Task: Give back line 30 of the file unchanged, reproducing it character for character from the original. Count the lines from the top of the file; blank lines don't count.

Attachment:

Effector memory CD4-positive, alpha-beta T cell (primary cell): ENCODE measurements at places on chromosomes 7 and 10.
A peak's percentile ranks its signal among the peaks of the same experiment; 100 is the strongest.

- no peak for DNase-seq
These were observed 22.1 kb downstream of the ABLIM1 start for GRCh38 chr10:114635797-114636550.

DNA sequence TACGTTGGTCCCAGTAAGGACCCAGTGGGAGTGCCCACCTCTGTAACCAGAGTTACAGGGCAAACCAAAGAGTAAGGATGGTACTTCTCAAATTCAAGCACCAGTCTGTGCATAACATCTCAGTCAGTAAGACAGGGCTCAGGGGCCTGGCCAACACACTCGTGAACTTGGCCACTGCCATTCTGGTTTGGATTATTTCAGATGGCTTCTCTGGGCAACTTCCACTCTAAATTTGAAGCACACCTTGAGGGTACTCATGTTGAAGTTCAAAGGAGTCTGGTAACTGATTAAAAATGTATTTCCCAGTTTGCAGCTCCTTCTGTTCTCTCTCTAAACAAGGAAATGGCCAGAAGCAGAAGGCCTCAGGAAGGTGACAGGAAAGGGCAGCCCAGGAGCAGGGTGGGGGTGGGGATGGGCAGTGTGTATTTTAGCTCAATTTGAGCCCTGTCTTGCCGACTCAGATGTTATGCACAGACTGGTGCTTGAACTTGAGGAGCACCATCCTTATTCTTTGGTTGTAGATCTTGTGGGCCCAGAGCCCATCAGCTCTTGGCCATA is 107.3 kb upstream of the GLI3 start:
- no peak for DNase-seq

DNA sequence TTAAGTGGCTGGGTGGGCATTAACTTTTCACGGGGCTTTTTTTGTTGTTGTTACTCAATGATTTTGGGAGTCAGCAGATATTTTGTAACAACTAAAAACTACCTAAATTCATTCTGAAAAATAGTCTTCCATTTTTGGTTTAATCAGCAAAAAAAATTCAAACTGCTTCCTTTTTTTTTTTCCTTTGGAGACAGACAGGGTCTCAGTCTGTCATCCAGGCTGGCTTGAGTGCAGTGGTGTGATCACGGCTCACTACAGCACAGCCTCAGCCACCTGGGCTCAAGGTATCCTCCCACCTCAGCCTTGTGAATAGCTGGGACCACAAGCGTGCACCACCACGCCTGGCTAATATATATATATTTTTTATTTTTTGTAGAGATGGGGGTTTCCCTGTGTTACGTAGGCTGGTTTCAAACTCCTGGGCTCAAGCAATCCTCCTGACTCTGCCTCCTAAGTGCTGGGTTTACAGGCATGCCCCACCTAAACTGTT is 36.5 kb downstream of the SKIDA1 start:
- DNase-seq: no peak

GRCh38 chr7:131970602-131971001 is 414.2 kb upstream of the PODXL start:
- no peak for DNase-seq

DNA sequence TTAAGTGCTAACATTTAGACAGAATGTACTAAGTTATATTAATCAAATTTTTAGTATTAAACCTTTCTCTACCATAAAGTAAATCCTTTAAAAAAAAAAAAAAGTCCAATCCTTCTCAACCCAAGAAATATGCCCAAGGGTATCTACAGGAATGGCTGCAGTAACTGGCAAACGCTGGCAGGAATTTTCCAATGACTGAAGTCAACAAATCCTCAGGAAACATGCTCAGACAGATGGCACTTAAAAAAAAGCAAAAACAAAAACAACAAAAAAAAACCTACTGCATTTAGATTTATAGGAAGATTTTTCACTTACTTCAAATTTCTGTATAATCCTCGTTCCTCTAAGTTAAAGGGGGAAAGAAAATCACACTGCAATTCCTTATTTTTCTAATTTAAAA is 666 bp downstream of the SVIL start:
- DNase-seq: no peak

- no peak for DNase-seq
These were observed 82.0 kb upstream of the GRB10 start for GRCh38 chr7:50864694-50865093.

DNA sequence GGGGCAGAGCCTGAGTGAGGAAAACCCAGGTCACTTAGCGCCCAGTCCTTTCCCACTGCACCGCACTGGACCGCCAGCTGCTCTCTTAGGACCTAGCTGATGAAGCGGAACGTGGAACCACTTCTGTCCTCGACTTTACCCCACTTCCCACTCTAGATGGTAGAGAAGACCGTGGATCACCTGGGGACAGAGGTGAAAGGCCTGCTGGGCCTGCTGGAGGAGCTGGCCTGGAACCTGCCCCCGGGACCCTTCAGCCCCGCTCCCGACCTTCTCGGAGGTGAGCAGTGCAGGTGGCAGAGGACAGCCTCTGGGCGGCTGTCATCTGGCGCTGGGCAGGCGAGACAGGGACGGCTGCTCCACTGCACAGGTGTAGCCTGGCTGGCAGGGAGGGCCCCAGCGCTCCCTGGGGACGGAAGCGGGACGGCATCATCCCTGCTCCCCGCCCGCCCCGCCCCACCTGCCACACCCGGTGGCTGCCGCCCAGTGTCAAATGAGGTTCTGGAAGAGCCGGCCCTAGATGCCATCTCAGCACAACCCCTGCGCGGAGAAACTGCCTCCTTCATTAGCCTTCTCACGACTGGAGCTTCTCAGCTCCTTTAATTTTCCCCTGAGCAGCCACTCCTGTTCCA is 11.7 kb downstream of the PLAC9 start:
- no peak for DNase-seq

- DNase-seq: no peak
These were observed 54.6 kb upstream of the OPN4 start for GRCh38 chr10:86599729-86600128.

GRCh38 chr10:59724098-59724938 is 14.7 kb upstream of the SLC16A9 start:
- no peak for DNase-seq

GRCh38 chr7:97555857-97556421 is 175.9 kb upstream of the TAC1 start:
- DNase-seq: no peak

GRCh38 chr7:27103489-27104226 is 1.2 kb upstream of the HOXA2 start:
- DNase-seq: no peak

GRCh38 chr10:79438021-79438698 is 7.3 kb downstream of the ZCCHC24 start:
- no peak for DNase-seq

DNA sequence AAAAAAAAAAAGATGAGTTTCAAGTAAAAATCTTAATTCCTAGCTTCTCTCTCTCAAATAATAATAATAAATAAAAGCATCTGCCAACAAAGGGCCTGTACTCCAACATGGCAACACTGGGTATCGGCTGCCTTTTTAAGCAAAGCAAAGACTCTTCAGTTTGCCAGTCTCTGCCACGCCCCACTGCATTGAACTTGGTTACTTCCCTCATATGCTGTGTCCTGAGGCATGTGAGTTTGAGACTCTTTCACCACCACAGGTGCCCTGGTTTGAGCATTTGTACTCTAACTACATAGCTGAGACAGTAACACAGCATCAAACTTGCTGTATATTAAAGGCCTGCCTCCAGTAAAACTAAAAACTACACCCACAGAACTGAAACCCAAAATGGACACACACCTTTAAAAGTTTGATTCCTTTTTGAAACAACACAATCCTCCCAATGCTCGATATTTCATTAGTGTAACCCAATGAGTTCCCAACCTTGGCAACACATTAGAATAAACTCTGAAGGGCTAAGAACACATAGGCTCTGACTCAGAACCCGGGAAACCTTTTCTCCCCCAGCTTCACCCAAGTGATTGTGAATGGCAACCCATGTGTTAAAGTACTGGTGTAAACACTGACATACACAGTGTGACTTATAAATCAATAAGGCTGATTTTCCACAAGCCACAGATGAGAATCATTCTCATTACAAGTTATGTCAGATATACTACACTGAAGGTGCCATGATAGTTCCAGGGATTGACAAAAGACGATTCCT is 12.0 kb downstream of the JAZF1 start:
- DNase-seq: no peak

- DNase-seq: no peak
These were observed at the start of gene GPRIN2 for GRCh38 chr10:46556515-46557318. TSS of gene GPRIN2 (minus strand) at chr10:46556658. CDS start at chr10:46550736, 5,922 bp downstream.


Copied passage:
These were observed at the start of gene GPRIN2 for GRCh38 chr10:46556515-46557318. TSS of gene GPRIN2 (minus strand) at chr10:46556658. CDS start at chr10:46550736, 5,922 bp downstream.